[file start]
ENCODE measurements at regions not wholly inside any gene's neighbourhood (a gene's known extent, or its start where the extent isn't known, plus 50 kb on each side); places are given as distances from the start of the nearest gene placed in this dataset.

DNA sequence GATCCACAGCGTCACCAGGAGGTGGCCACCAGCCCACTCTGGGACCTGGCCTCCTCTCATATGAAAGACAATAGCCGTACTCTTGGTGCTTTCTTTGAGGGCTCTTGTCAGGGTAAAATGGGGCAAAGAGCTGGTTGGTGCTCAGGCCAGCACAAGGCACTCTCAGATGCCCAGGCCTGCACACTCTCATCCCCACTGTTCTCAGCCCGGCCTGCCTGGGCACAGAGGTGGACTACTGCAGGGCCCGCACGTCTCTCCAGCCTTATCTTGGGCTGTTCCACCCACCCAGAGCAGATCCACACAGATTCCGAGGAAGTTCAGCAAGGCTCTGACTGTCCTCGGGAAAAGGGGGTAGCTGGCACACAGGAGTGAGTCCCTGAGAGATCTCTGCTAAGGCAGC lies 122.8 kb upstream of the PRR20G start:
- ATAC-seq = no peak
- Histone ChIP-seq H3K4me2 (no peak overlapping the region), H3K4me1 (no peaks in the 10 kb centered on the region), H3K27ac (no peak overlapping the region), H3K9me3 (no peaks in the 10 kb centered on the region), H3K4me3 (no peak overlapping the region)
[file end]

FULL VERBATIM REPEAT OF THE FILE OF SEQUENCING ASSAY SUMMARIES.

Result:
ENCODE measurements at regions not wholly inside any gene's neighbourhood (a gene's known extent, or its start where the extent isn't known, plus 50 kb on each side); places are given as distances from the start of the nearest gene placed in this dataset.

DNA sequence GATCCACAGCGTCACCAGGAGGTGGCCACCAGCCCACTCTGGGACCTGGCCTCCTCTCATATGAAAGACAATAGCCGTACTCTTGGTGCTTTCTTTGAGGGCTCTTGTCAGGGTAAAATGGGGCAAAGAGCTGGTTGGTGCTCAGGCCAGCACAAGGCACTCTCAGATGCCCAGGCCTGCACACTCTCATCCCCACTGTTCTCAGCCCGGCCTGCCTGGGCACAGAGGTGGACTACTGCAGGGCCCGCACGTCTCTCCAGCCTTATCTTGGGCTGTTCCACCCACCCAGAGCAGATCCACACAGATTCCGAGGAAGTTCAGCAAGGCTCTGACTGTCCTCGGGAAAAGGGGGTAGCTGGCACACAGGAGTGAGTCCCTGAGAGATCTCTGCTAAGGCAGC lies 122.8 kb upstream of the PRR20G start:
- ATAC-seq = no peak
- Histone ChIP-seq H3K4me2 (no peak overlapping the region), H3K4me1 (no peaks in the 10 kb centered on the region), H3K27ac (no peak overlapping the region), H3K9me3 (no peaks in the 10 kb centered on the region), H3K4me3 (no peak overlapping the region)